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Punk times are back: New NYC fashion exhibit shows off spiked hair, safety pins and more

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Punk Fashion at The Met May 2013 A gallery at the Met’s new exhibit, with Sid Vicious video in background
A gallery at the Met’s new exhibit, with a Sid Vicious video playing in the background Photo courtesy of The Metropolitan Museum of Art
Punk Fashion at The Met May 2013 Employees must wash hands before…oh…never mind.  A facsimile of CBGB bathroom from 1975
Employees must wash hands before…oh…never mind. A facsimile of CBGB bathroom from 1975 Photo courtesy of The Metropolitan Museum of Art
Punk Fashion at The Met May 2013 Karl Lagerfeld’s take on punk for Chanel is in the exhibit, here seen in Vogue, March 2011
Karl Lagerfeld’s take on punk for Chanel is in the exhibit, here seen in Vogue March 2011 Photo by David Sims/The Metropolitan Museum of Art
Punk Fashion at The Met May 2013 Plastic panache from Maison Martin Margiela’s spring 2011 collection. The outfit--though not this rather gamine model--is on display at the Met's new exhibit
Plastic panache from Maison Martin Margiela’s spring 2011 collection. The outfit, though not this rather gamine model, is on display at the Met's new exhibit. Photo by © Nathalie Sanchez for Maison Martin Margiela/The Metropolitan Museum of Art
Punk Fashion at The Met May 2013 Punk’s legacy may be more enduring than anyone expected.  Another glimpse at the Met’s punk exhibit
Punk’s legacy may be more enduring than anyone expected. Another glimpse at the Met’s punk exhibit. Photo courtesy of The Metropolitan Museum of Art
Punk Fashion at The Met May 2013 The Met shows off Alexander McQueen's spray-painted ensembles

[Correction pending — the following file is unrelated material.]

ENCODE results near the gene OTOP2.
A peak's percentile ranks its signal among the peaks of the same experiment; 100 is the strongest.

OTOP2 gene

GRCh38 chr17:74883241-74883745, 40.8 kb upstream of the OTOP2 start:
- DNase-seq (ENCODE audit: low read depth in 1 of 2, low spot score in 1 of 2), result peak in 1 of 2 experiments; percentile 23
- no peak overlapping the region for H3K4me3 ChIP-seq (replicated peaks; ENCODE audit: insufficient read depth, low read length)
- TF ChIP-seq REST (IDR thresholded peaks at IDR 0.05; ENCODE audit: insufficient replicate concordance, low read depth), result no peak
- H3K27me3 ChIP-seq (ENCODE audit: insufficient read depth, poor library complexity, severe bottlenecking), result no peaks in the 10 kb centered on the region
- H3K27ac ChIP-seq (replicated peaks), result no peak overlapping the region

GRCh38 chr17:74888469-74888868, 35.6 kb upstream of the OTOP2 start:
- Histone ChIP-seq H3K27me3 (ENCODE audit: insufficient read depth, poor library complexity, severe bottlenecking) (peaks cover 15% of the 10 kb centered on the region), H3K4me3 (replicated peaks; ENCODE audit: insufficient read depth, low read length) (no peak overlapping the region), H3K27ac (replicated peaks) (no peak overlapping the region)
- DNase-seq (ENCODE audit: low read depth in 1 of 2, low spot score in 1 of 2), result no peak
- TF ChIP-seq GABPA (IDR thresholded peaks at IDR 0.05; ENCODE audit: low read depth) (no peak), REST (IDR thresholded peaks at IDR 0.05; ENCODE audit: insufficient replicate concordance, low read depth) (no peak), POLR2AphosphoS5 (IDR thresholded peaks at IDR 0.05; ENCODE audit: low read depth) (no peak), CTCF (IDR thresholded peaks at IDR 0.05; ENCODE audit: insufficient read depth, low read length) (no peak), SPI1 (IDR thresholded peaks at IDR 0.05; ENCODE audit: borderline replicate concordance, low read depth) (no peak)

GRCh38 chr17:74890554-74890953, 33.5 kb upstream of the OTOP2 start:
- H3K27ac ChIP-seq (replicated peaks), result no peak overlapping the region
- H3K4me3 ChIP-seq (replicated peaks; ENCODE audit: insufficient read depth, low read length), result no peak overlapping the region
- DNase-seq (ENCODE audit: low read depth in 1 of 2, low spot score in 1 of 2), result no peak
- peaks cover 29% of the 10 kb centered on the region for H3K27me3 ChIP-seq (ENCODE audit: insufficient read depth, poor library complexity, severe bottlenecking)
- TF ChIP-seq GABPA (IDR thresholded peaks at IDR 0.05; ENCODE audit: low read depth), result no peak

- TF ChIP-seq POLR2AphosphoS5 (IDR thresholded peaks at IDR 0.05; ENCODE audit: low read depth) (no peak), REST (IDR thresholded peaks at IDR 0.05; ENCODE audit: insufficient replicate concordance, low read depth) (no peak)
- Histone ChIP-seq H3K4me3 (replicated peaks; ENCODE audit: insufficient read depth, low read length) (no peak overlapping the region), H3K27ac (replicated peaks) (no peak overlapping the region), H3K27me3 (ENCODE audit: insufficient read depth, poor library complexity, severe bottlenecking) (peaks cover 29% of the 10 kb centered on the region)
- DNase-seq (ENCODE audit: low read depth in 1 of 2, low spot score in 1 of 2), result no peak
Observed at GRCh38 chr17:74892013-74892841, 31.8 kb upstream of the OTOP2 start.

The Met shows off Alexander McQueen's spray-painted ensembles. Photo courtesy of The Metropolitan Museum of Art
Punk Fashion at The Met May 2013 A gallery at the Met’s new exhibit, with Sid Vicious video in background
Punk Fashion at The Met May 2013 Employees must wash hands before…oh…never mind.  A facsimile of CBGB bathroom from 1975
Punk Fashion at The Met May 2013 Karl Lagerfeld’s take on punk for Chanel is in the exhibit, here seen in Vogue, March 2011
Punk Fashion at The Met May 2013 Plastic panache from Maison Martin Margiela’s spring 2011 collection. The outfit--though not this rather gamine model--is on display at the Met's new exhibit
Punk Fashion at The Met May 2013 Punk’s legacy may be more enduring than anyone expected.  Another glimpse at the Met’s punk exhibit
Punk Fashion at The Met May 2013 The Met shows off Alexander McQueen's spray-painted ensembles
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NEW YORK — There are, no doubt, more than a few people in this town who thought — misguidedly — they’d never have to face the urinals at CBGB again.  But there they are, in all their grimy glory, recreated with the requisite stains, the sinks opposite with those faucets you probably don’t want to touch, and all around them on the walls graffiti — lots of it. 

Weirder still — we’re at the Metropolitan Museum of Art.

The infamous CBGB restroom — lovingly recreated from images of the real thing — is just one of the many intriguing sights at the new exhibit, “Punk: Chaos to Couture,"which runs through Aug. 14 at the Metropolitan Museum of Art’s Costume Institute.

Dior, Chanel, Givenchy, Versace, Moschino, Dolce & Gabbana, Thom Browne, Vivienne Westwood, Alexander McQueen and more are all represented — tattered ball gowns, leather harnesses, inside-out pants.  Not your standard office attire.

But back to the bathroom.

 Actually, it’s easy to get lost in a reverie at this exhibit—even if you were too young to actually have been part of the punk movement. 

The decades-old graffiti seems almost quaint (“Mumps will program you,” “youth,” “spit” and “Greg [whoever he was] was here”). Familiar strains waft from overhead speakers. Hear it? It’s The Ramones singing “Now I Wanna Sniff Some Glue” and “Judy is a Punk.” Ahh, memories.

Actually, it’s easy to get lost in a reverie at this exhibit — even if you were too young to actually have been part of the punk movement.

“What’s particularly interesting is how so many people feel ownership of this movement, whether they were a part of it or not,” says curator Andrew Bolton.

Zandra Rhodes might agree. The British designer’s 1977 collection was one of the first notable lines to include safety pins, shredding and the like.